So as far as Diversely is concerned, we stop once we have the pool of candidates, which a business can then go about contacting download speed into their systems, however, they they would normally approach that. But we completely recognize that there is a whole generation from that point to actually no one hiring that person and no to ensuring that they have a positive journey once they get into your organization. And really, that’s it’s interesting because when we first set up diversely and started doing the research around it, some of those businesses we saw as competitors and we when when we’re speaking to to our investors, we put them quite firmly in the invest in the competitive category. And very interestingly, now, many of them have actually become partners and key partnerships for us because there is so much tech out there that helps with getting people on board, hiring them, interviewing them, as there’s many companies that offer blind interviews, for example, that the testing that there are businesses that help you understand exactly how people are performing once they get into an organization, whether they’re likely to remain in the organization or whether that kind of falling off and not being included in conversations and not moving, which as they should do. So the software is out there, I mean, to name a few as it does business for pilot that we work with is another orange cats who are more on the retention side of things and is tell you, which is a video software company. And so, you know, these are all businesses that we look to work hand in hand with so that once you move into the hiring phase and the interview phase, you’re not introducing human bias or at least you’re trying to get around it. And I think you’re right. You know, the standardized interview, standardized scoring for candidates, online tests are a very positive way of approaching this. But, yeah, there’s lots out there that can definitely help us.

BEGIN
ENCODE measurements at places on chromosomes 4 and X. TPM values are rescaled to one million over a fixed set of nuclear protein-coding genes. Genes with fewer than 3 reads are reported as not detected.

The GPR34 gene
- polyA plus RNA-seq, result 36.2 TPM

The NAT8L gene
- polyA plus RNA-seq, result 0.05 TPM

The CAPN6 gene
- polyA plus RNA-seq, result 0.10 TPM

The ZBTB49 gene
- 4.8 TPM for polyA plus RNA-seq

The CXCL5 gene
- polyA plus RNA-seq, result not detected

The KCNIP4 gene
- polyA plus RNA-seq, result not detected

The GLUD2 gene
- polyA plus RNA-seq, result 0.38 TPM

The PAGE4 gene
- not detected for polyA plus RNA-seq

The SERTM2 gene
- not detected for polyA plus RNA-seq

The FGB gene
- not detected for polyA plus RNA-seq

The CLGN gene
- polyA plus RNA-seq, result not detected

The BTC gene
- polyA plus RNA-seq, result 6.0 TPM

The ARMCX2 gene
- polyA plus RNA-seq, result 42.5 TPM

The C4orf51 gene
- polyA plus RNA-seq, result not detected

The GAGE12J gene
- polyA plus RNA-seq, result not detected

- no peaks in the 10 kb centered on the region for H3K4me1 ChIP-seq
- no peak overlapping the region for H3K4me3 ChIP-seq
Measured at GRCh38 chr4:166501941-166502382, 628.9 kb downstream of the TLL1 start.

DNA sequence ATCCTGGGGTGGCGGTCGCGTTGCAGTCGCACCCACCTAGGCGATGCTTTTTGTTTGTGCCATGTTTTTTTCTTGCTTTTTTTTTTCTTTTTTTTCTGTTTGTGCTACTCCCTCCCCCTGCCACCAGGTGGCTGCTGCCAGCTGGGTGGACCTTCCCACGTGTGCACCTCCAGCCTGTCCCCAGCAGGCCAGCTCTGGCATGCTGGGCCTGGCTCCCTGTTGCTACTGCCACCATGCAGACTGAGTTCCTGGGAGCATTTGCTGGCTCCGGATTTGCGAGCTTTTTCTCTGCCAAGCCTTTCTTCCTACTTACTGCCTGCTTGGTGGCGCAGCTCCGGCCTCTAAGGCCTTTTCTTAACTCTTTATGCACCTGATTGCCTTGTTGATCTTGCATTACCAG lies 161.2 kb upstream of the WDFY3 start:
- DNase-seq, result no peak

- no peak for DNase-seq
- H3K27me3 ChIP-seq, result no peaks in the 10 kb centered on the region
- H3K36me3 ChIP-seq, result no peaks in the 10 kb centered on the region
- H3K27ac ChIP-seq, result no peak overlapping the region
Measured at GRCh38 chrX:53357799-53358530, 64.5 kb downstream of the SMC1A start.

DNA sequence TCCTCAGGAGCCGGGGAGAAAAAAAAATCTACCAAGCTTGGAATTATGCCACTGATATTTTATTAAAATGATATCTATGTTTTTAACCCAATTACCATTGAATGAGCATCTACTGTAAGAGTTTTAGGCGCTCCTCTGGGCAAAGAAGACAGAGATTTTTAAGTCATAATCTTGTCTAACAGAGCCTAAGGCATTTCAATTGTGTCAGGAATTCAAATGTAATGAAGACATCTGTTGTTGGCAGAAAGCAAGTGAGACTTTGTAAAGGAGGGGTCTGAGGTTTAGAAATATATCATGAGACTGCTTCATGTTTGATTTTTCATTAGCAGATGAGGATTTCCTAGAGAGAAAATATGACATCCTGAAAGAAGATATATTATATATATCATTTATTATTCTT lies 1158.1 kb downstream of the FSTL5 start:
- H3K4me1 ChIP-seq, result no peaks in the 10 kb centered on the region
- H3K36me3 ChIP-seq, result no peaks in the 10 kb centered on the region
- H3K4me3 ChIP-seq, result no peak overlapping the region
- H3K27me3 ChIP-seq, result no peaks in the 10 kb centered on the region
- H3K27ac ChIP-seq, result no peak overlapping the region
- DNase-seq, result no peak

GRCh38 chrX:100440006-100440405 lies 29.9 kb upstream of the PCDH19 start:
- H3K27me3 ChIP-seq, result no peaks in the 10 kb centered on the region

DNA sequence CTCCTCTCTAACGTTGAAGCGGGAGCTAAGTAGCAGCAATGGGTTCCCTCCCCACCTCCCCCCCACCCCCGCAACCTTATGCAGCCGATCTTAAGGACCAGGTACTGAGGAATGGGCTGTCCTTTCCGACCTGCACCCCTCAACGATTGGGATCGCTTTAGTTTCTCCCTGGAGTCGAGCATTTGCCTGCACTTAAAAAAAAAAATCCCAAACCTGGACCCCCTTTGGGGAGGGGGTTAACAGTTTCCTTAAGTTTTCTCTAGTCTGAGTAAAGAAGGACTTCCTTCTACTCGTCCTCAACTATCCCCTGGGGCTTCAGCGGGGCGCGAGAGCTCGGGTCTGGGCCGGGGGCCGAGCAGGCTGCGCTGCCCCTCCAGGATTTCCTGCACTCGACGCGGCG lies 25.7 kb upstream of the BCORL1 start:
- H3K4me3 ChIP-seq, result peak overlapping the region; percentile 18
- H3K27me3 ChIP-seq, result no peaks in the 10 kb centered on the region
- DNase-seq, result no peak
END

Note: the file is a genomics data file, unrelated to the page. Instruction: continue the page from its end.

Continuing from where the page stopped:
William Tincup [00:23:30]